This Yale School of Management 2012 MBA Application tip post is one of a series of posts providing MBA application and essay advice for applicants to top MBA programs around the world. Check out the entire 2012 MBA Application Tips series for more valuable MBA essay advice.
Please answer each of the four (4) questions below with a short paragraph of no more than 150 words. This is an opportunity to distill your core ideas, values, goals and motivations into a set of snapshots that help tell us who you are, where you are going professionally, and why. (600 words total)
1. What are your professional goals immediately after you receive your MBA?
2. What are your long-term career aspirations?
3. Why are you choosing to pursue an MBA and why now? (If you plan to use your Yale MBA to make a significant change in the nature of your career, please tell us what you have done to prepare for this transition.)
4. The intentions of our students to engage in a broad-minded business school community and to connect to an eminent and purposeful university greatly influence the Yale MBA experience. How do you plan to be involved in the Yale SOM and greater Yale communities?
You've seen this before -- a classic MBA goals question. What do you want to do after your MBA short-term and long-term, and how will an MBA help you achieve that goal.
However, #4 provides a twist. How are you going to participate in Yale SOM and the larger university? You need to know about both and have an idea regarding how you will take advantage of the fantastic opportunity acceptance to Yale would present.
Choose two (2) of the following topics and answer them in essay form. Please indicate the topic number at the beginning of your essay. (500 words maximum)
Which questions should you choose? The ones that fit you like a well-made suit. The ones that enable you to relate the stories you are dying to tell. The ones that allow you to show what is distinctive about you and important to you. Choose the two questions that allow you to write easily about yourself, and go for it! Also make sure that your essays complement each other and that each discloses another facet of your life experience revealing you are a values-driven leader.
1. At the Yale School of Management, we believe the world needs leaders who:
- Understand organizations, teams, networks and the complex nature of leadership;
- Understand markets and competition in different contexts; and
- Understand the diversity of economies throughout the world and the relationships between business and society.
What experiences have you had that demonstrate your strength in one or more of these areas?
This question is asking about leadership in different contexts. Choose the context where you have led. Tell that story and then provide insight into the experience and what it says about one of the three topics above.
2. What is the most difficult feedback you have received from another person or the most significant weakness you perceive in yourself? What steps have you taken to address it and how will business school contribute to this process?
Can you learn from criticism? Do you view "difficult feedback" and criticism as something to be defended against and rebutted, frequently by discrediting the critic, or as a learning and growth opportunity. (Please see "Demonstrating a Growth Mindset." and "Admissions Tip from Dr. Pausch's Last Lecture (Part 2)") Show a growth mindset and resiliency when you relate what you have done to overcome a weakness or to respond constructively to criticism.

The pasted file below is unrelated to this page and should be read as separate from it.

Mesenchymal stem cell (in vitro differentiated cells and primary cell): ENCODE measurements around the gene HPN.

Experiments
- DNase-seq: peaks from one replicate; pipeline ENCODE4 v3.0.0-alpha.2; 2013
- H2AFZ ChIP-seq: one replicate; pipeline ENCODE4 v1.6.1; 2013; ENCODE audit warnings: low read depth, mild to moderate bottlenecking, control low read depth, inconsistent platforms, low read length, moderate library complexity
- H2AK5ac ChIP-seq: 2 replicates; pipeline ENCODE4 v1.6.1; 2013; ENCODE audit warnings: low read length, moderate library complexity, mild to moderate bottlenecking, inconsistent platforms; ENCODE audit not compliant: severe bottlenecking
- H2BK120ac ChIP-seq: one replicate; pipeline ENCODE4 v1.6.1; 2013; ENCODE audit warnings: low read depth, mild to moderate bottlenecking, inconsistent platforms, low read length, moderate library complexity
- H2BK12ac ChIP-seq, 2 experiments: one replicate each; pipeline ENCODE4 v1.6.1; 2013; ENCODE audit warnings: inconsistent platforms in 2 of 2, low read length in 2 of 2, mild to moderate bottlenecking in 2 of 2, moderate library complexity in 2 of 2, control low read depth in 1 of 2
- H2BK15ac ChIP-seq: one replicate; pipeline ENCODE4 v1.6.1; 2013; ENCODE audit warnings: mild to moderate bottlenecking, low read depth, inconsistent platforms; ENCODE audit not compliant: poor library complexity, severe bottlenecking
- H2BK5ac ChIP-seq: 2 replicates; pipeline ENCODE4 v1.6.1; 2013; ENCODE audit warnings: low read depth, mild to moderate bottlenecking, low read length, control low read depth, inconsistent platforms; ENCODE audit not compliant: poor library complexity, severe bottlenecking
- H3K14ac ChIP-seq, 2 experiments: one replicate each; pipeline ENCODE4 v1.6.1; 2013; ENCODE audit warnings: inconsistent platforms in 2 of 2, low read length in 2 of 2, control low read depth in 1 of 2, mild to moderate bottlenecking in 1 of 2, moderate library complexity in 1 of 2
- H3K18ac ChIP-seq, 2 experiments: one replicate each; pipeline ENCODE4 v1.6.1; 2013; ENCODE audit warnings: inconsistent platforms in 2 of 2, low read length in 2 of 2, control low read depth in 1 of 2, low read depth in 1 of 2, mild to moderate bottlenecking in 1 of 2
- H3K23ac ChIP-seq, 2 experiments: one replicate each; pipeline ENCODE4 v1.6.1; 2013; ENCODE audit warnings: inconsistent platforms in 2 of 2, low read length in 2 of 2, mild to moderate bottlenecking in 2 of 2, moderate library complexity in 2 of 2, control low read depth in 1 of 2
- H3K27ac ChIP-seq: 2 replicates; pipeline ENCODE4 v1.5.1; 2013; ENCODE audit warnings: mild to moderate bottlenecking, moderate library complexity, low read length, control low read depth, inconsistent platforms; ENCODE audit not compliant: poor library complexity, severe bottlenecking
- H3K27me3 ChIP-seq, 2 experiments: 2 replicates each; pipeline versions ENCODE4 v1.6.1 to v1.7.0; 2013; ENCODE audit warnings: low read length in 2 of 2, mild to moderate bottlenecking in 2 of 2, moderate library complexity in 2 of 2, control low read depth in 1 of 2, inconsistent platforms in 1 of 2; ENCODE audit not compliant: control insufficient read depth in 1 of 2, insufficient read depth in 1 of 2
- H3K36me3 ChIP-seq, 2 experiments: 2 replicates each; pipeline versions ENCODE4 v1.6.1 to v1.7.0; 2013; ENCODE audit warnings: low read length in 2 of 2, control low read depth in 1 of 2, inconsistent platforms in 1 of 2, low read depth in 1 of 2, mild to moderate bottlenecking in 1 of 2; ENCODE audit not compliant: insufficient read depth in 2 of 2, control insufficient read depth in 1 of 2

3. Imagine yourself meeting your learning team members for the first time in Orientation. What is the most important thing your teammates should know about you?
Think of how you describe yourself in a social setting, meeting people for the first time. It's the first day of orientation. You're all a little lost, maybe nervous. How would you break the ice? What would you want them to know about you? Would your response depend on who was asking and the context? Or is there something, you know you would reveal?
4. Required for reapplicants: (answer this topic plus one (1) of the other topics): What steps have you taken to improve your candidacy since your last application?
In other words, why should they admit you this time if they rejected you last name? What have you don't to improve your candidacy? Take on a different role at work? Raise your GMAT? Add an international dimension to your experience? Clarify your goals and your reasons for wanting to attend Yale SOM? Whatever it is, tell them about it here.
This is the most common question asked of MBA reapplicants.You have to answer it well to change the outcome.
Optional Essay: Please provide any additional insight or information that you have not addressed elsewhere that may be helpful in reviewing your application (e.g., choice of recommender(s), academic background or performance, etc.). Complete this question only if you feel your candidacy is not otherwise fully represented by this application. (250 words maximum)
Why isn't your current supervisor writing your rec? Why did your grades dip during the first semester of your senior year? Why is there a eight-month gap on your resume? What are your responsibilities while working for a family business after having left a prestigious investment bank, and why did you make the change? Answering any of those questions (but not all) could be the topic of your optional essay. And of course an infinite number of similar subjects could merit discussion in the optional essay.
If you would like help with your Yale SOM MBA application, please consider Accepted.com's MBA essay editing and MBA admissions consulting or our Yale SOM School Packages.
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By Linda Abraham, President and Founder of Accepted.com.